Chris Rock’s Buppie Angst

I Think I Love My Wife should have been funnier.

I Think I Love My Wife. Click image to expand.
Chris Rock and Gina Torres

When Chris Rock decides to direct, co-produce, co-write, and star in a remake of Chloe in the Afternoon, a 1972 Eric Rohmer film about the adulterous temptations of a married man, you know going in that you’re in for something raunchy, explicit, and devoid of the subtlety of the French original. But the most shocking thing about I Think I Love My Wife (Fox Searchlight) isn’t the language, the sex, or the racial humor. It’s the fact that it’s not a funny movie. At all.

I’m still puzzling over the notion that Rock—who just the other night, as a guest on the notoriously self-serious Inside the Actors Studio, was making me laugh about twice per minute—is even capable of making a movie this unfunny. Especially with a script co-written by Louis C.K., whose sadly short-lived HBO sitcom Lucky Louie actually did what this movie only proposes to do: bluntly dissect the preposterous institution of marriage. But then, Lucky Louie had a real female human being in the cast: Louie’s shrewd, foul-mouthed wife, Kim, played by Pamela S. Adlon. I Think I Love My Wife plonks two paper dolls into the “place girl here” slots: Gina Torres as the nice-boring-sexless-schoolteacher wife, and Kerry Washington as a gorgeous tramp who goes by the Prince-worthy name of Nikki Tru.

These two inert cutouts stand around symbolically while Rock’s buppie investment banker Richard Cooper agonizes in perpetual voiceover about the possibility of an afternoon liaison with the tantalizing Nikki. Said possibility presents itself almost daily, as the girl hangs around his office in chicly revealing outfits, taking him out for long lunches and asking for inconvenient and possibly dangerous favors: Could he hop on a plane to help her move out of her gangster ex-boyfriend’s apartment? Could he come to a nightclub and meet her latest crush, a guy known only as Compassion?

Any resemblance to Chloe in the Afternoon ends with this setup: square-bait married dude contemplates nooky with trouble-gal, only to reaffirm his marriage at the last minute (and if you think that constitutes a spoiler, just read the movie’s title). I Think I Love My Wife is a bland, formulaic romantic comedy with really creaky—I mean Vegas-creaky—jokes about frigid wives, crazy nymphos, and, God help us, Viagra, which is the occasion for a cringe-inducing boner gag that, like Nikki herself, shows up uninvited and then far overstays its welcome.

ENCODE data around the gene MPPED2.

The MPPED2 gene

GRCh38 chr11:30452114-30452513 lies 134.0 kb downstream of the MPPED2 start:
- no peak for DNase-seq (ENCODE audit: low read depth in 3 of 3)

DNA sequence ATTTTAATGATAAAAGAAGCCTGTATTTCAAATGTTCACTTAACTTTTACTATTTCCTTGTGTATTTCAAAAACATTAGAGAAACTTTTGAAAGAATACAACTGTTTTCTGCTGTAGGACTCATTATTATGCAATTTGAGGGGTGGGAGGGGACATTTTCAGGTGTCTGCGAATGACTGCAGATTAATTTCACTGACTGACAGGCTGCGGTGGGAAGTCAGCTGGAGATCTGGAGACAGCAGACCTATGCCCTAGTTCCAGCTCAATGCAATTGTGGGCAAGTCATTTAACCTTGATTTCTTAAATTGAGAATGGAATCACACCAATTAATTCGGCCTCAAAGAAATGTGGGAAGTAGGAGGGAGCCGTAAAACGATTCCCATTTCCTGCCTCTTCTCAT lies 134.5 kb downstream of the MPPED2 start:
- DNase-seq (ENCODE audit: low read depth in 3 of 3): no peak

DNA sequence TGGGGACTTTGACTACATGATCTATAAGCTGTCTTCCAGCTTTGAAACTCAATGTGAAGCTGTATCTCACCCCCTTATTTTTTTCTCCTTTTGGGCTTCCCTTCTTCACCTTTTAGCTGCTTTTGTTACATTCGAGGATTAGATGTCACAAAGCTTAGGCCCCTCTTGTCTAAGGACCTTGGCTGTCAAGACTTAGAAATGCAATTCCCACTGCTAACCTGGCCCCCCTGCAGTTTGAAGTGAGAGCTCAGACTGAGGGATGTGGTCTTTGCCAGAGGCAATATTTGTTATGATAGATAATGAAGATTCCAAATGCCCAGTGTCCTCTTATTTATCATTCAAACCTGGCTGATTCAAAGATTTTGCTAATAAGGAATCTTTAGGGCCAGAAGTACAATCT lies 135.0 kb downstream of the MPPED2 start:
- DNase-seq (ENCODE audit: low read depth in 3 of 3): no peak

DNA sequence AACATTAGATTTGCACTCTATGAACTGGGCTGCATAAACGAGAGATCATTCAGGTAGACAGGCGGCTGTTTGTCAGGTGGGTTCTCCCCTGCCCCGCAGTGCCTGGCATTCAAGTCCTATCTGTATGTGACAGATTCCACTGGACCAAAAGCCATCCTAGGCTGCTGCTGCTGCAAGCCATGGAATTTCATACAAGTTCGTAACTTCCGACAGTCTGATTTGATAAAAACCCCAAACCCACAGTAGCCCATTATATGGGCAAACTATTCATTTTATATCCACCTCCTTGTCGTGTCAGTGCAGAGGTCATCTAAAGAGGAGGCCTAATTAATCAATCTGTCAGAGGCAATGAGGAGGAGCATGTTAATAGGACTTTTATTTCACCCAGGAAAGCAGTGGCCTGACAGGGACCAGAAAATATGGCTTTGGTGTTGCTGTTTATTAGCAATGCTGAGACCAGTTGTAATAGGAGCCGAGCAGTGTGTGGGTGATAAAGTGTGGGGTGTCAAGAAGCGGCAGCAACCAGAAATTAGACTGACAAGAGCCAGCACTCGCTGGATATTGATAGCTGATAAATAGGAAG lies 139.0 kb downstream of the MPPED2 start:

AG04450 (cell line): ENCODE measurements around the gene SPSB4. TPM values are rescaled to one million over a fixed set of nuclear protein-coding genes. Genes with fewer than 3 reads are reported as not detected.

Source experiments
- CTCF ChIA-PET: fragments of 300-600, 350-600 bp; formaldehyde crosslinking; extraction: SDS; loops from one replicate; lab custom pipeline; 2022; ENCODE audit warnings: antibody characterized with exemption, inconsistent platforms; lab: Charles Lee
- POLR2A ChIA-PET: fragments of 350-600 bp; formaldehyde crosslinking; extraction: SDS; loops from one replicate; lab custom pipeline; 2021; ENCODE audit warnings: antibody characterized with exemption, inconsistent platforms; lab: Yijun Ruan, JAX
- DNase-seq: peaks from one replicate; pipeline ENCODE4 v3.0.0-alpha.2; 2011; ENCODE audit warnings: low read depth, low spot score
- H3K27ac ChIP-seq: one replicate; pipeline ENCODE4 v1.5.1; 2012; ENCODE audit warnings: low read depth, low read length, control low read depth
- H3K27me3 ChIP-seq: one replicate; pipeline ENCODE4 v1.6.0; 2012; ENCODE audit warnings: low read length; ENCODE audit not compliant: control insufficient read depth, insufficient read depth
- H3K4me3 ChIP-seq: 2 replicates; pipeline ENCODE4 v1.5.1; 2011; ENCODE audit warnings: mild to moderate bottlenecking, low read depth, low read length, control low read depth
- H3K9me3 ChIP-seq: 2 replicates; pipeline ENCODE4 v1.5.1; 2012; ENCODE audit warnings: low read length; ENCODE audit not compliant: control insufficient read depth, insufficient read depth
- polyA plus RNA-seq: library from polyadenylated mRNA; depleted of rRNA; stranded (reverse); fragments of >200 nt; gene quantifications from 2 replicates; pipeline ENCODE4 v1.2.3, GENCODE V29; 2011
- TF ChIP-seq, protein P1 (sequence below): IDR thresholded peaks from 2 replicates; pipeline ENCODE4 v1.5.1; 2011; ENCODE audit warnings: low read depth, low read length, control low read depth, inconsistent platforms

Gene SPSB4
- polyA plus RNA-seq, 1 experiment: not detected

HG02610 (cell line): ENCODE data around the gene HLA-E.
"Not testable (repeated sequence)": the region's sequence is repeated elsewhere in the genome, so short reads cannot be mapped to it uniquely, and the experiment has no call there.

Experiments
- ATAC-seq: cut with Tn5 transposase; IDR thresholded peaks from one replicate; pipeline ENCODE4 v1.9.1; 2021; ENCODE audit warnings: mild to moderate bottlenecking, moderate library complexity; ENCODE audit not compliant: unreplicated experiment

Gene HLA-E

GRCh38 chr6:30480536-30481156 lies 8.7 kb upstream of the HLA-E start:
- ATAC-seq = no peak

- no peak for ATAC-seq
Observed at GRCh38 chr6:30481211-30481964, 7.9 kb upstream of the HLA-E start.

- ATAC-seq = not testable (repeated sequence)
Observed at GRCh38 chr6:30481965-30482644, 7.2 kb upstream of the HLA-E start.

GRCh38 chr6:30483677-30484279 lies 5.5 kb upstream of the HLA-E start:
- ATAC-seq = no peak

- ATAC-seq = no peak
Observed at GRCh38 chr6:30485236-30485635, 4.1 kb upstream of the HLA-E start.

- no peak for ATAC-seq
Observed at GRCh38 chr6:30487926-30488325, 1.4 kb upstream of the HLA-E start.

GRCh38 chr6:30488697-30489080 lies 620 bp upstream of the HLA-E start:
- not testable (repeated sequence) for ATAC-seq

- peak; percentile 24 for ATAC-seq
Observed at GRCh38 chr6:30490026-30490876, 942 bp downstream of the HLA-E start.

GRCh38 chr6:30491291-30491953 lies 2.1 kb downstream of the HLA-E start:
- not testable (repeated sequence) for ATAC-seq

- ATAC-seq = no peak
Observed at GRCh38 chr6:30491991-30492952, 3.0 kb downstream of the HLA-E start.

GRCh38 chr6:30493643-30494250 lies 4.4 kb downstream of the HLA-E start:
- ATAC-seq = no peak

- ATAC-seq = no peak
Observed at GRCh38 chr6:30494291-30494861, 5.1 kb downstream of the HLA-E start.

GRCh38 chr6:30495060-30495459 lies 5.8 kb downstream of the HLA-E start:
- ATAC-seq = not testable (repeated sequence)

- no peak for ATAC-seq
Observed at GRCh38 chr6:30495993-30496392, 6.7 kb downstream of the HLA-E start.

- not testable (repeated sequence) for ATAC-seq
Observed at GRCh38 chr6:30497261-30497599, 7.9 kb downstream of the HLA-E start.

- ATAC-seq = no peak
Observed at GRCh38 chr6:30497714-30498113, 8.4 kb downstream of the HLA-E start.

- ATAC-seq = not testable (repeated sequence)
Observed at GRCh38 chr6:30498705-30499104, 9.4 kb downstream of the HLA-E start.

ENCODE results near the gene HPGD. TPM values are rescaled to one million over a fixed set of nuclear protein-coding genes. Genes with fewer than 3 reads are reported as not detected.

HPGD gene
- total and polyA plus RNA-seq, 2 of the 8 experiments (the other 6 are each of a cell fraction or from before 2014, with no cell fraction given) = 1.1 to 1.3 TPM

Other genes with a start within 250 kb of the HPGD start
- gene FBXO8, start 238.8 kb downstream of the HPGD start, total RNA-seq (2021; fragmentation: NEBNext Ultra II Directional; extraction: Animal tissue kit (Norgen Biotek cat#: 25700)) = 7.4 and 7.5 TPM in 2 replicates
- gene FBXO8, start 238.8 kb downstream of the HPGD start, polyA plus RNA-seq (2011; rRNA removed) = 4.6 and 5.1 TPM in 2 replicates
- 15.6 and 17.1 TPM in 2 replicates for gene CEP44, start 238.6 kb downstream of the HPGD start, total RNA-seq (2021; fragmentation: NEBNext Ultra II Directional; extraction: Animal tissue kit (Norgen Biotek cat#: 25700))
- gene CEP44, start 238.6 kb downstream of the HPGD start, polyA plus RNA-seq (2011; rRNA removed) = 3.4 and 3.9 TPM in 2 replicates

There is at least one moment in the film that gets a legitimate laugh, when Rock does a bit about women who dress too provocatively on the subway platform. This openly nasty rant is funny because it resembles Rock’s stand-up style, which uses his natural sweetness as a foil for the expression of some really hostile and aggressive impulses. During Rock’s best stand-up moments, you go, “Wow, this nice guy thinks like that?” Unfortunately, the rest of I Think I Love My Wife tamps down that aggression just enough to let it leach out in the form of laugh-free misogyny.

Rock is such a gifted comedian that it’s painful to watch him chafe in this physically and emotionally restricted role. He looks uncomfortable in Richard’s conservative suits and ties, and his usually mobile face is oddly stiff and blank. Kerry Washington (Ray, The Last King of Scotland) seems to be having fun vamping as the purring Nikki, but her part is almost nonexistent: Every opportunity to explore what motivates this woman to behave like such a needy, manipulative jerk is thrown away. Steve Buscemi, as Richard’s aggrieved co-worker George, is a trooper as ever—that guy could enliven an eight-hour documentary about sewage—but he’s barely used, while a potentially suspenseful subplot about Nikki’s ex (played by The Wire’selectrifying Michael K. Williams) is inexplicably discarded after one scene.

The one novelty this film brings to the reaffirmin’-my-marriage comedy subgenre is the fact that it concerns black people—black people whose upscale Westchester existence makes them nearly indistinguishable from white protagonists in a similar movie, but black people nonetheless. Rock has a few interesting observations about race that set his characters apart from the usual romantic-comedy suspects: For example, when cataloguing the predictable topics of discussion at an all-black dinner party, Richard lists Michael Jackson and the condemnation of gangsta rap. As part of her haranguing, Richard’s wife gets after him for using the N-word around the kids. But these moments serve as decoration in a movie that has little else on its mind than how fine Nikki looks in her lingerie and high heels. Not that I’m taking Rock to task for failing to take on the whole of American racial politics in a little sex comedy. He doesn’t have to be any blacker or whiter, angrier or nicer, than he already is: I just want him to be funny.